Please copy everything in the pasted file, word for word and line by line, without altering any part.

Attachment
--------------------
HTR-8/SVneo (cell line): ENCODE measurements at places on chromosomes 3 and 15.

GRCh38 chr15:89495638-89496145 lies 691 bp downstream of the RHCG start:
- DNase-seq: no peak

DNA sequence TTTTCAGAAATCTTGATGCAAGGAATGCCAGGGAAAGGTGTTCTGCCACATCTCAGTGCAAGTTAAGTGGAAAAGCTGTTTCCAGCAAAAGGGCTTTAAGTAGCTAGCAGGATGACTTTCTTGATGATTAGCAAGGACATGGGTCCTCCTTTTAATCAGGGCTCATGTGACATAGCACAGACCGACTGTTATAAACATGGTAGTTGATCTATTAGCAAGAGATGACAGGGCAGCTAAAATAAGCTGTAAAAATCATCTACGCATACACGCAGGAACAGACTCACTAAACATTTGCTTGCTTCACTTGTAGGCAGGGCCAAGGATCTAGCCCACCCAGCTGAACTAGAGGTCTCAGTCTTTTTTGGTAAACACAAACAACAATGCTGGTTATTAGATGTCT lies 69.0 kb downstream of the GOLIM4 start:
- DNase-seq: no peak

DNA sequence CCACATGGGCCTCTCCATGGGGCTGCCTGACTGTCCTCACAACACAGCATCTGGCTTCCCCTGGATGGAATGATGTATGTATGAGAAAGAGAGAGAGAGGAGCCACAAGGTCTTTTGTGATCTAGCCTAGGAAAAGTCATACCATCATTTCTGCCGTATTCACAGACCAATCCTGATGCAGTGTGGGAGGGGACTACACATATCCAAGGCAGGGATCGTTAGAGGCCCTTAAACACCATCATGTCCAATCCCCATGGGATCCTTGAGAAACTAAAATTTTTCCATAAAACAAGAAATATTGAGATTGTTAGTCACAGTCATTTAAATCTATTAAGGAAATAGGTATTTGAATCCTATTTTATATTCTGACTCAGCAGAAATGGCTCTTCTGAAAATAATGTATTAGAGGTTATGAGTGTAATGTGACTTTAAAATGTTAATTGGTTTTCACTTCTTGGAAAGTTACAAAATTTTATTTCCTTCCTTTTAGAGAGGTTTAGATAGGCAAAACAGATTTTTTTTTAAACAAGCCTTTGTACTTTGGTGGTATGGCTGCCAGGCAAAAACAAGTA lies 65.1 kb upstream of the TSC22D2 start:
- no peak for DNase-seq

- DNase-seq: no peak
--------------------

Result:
HTR-8/SVneo (cell line): ENCODE measurements at places on chromosomes 3 and 15.

GRCh38 chr15:89495638-89496145 lies 691 bp downstream of the RHCG start:
- DNase-seq: no peak

DNA sequence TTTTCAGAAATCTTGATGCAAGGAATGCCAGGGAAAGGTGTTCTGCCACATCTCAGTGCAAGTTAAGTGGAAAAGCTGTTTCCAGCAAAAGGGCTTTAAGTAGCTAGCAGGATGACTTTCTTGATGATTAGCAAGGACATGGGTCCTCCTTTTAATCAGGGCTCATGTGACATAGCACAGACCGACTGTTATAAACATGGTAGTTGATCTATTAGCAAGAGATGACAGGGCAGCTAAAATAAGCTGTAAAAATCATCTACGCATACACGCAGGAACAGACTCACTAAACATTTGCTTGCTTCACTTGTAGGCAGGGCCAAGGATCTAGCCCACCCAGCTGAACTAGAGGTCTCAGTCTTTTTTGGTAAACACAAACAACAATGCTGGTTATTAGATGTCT lies 69.0 kb downstream of the GOLIM4 start:
- DNase-seq: no peak

DNA sequence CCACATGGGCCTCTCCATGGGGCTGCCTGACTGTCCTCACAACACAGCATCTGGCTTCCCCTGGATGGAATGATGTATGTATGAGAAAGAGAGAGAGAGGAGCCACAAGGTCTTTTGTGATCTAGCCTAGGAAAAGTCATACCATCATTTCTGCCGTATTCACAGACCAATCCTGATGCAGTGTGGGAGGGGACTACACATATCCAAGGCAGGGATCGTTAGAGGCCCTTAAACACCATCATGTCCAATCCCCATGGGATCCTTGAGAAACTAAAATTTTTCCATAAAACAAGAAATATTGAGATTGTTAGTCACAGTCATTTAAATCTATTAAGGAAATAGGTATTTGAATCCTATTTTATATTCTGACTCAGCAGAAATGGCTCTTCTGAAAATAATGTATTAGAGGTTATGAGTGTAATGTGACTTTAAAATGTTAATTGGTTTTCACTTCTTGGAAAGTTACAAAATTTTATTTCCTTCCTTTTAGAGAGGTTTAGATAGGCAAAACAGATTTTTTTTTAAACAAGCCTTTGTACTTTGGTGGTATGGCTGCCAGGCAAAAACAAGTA lies 65.1 kb upstream of the TSC22D2 start:
- no peak for DNase-seq

- DNase-seq: no peak